How Does Probation Work?
The possibility of going to jail is the biggest concern for most people charged with serious crimes. Being convicted of a crime and having a sentence with jail time imposed is frightening and life-changing. Your freedoms are eliminated and, while in jail, you are required to adhere to a strict set of rules and policies. Being incarcerated usually eliminates your ability to work and provide for your family, and upon release, it can make employment difficult to find. For these reasons, probation is an acceptable alternative for many people.
Typically, while on probation, you are allowed to work and have minimal freedom to travel, but probation does involve a strict set of rules that must be followed. The probationary term can also be revoked and you can be sent to jail. Because probation allows you to maintain some semblance of your normal life, it is a desirable option. It is important to understand the terms of probation and to be sure the terms negotiated fit your life. A skilled criminal defense attorney can negotiate for favorable probationary terms and make sure you understand those terms.
Probation is typically supervised and usually at the discretion of the court. Factors considered when making a determination as to whether someone is eligible for probation include:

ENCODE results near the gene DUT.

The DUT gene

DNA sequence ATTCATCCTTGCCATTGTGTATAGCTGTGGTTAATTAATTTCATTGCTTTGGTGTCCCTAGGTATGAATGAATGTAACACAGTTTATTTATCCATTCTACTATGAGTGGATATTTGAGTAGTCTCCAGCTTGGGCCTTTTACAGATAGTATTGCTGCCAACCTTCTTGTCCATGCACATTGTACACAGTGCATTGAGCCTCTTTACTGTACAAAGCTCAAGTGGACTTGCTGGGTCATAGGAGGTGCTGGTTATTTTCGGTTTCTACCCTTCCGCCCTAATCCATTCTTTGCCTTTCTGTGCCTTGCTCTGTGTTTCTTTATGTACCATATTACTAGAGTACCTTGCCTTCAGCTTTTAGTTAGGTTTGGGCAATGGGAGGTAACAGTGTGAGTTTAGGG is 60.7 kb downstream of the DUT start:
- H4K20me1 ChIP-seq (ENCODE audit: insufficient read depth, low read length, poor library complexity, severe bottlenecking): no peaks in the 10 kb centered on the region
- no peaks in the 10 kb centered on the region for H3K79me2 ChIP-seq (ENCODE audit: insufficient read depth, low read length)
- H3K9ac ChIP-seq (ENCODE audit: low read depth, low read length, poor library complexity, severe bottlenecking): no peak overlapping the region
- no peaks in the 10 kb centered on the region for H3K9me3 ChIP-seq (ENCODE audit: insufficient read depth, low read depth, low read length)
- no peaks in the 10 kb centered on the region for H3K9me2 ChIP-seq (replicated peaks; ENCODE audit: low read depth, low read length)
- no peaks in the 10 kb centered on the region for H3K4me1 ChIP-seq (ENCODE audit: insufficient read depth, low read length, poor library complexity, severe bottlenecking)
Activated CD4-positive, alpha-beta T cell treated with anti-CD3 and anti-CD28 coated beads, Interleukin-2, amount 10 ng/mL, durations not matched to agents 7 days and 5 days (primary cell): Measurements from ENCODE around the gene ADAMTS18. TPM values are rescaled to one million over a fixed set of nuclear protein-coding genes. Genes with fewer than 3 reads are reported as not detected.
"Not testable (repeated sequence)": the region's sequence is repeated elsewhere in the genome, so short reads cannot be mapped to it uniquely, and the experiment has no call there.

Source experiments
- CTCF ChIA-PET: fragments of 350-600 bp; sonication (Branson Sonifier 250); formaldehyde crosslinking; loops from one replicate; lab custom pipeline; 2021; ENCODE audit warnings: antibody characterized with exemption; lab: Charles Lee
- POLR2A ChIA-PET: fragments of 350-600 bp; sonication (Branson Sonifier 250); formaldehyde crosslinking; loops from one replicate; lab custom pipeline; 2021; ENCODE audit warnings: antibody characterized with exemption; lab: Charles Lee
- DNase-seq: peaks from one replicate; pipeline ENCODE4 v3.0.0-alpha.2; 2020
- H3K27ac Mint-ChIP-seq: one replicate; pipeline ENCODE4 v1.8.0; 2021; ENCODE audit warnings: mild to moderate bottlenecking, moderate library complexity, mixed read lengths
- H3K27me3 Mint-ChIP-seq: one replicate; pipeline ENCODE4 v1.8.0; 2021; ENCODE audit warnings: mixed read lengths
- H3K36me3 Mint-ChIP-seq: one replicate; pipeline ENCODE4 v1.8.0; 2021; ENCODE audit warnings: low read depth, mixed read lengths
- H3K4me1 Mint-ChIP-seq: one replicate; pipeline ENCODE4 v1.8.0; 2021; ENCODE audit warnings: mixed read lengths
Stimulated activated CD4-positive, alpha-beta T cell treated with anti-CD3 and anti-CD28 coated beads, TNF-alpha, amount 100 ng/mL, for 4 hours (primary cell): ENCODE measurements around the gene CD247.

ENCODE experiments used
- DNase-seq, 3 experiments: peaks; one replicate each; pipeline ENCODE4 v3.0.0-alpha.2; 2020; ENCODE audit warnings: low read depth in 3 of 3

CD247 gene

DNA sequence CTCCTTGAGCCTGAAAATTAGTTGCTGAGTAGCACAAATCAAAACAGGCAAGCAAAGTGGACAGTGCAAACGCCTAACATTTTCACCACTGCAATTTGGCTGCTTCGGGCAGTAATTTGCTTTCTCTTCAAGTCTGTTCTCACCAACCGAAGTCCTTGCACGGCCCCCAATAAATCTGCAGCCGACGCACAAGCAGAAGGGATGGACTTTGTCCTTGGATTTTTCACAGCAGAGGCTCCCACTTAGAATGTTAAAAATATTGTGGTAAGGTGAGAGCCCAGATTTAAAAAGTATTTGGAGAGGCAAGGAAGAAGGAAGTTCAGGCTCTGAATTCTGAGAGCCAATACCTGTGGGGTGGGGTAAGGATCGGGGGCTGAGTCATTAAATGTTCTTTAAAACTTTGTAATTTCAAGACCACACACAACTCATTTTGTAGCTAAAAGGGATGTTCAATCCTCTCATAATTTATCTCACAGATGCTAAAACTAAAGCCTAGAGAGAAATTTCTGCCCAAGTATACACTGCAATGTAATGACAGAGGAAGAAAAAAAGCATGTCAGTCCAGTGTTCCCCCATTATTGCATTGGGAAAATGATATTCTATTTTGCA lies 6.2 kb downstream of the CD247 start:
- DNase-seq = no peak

- Whether the crime charged is your first or a repeat offense
- The severity of the crime
- The possibility of rehabilitation and reentering society
- Whether you are considered likely to flee
The statistics show a great number of people currently on probation. It is important to remember that while on probation you must follow all the terms and conditions. In most cases, this means you are required to maintain employment and check in with your probation officer. You are also not allowed to possess firearms and must keep a clean arrest record and perhaps abide by a curfew. If any of the terms of probation are violated, the court can revoke the probation and send you to jail. Probation offers you some freedoms while taking steps toward rehabilitation and the ultimate goal of not committing new crimes.
If you have been charged with a crime and wish to negotiate probation or parole, or if you have been charged with a probation or parole violation, call to schedule a consultation with a criminal defense lawyer.